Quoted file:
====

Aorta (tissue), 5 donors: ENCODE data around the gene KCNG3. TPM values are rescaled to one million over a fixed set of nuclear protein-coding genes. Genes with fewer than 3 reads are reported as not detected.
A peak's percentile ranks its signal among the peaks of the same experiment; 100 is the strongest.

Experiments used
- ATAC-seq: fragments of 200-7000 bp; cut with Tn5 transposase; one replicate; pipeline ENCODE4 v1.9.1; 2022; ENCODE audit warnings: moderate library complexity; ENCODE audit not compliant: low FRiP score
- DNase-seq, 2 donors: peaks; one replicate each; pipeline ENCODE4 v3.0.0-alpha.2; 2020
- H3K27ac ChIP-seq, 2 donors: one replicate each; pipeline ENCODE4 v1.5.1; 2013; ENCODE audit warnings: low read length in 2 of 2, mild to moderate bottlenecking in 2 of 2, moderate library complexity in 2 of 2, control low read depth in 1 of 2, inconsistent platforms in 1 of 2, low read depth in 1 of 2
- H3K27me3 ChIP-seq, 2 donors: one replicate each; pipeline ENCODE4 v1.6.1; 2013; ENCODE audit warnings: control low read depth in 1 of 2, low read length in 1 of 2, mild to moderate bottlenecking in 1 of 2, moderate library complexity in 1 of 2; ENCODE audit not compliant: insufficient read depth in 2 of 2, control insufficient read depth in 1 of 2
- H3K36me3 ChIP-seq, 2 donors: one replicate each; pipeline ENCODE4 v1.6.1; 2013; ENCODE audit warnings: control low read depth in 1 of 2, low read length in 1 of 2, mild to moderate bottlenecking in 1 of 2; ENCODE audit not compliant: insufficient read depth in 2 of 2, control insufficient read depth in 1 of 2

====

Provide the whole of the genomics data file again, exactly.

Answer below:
Aorta (tissue), 5 donors: ENCODE data around the gene KCNG3. TPM values are rescaled to one million over a fixed set of nuclear protein-coding genes. Genes with fewer than 3 reads are reported as not detected.
A peak's percentile ranks its signal among the peaks of the same experiment; 100 is the strongest.

Experiments used
- ATAC-seq: fragments of 200-7000 bp; cut with Tn5 transposase; one replicate; pipeline ENCODE4 v1.9.1; 2022; ENCODE audit warnings: moderate library complexity; ENCODE audit not compliant: low FRiP score
- DNase-seq, 2 donors: peaks; one replicate each; pipeline ENCODE4 v3.0.0-alpha.2; 2020
- H3K27ac ChIP-seq, 2 donors: one replicate each; pipeline ENCODE4 v1.5.1; 2013; ENCODE audit warnings: low read length in 2 of 2, mild to moderate bottlenecking in 2 of 2, moderate library complexity in 2 of 2, control low read depth in 1 of 2, inconsistent platforms in 1 of 2, low read depth in 1 of 2
- H3K27me3 ChIP-seq, 2 donors: one replicate each; pipeline ENCODE4 v1.6.1; 2013; ENCODE audit warnings: control low read depth in 1 of 2, low read length in 1 of 2, mild to moderate bottlenecking in 1 of 2, moderate library complexity in 1 of 2; ENCODE audit not compliant: insufficient read depth in 2 of 2, control insufficient read depth in 1 of 2
- H3K36me3 ChIP-seq, 2 donors: one replicate each; pipeline ENCODE4 v1.6.1; 2013; ENCODE audit warnings: control low read depth in 1 of 2, low read length in 1 of 2, mild to moderate bottlenecking in 1 of 2; ENCODE audit not compliant: insufficient read depth in 2 of 2, control insufficient read depth in 1 of 2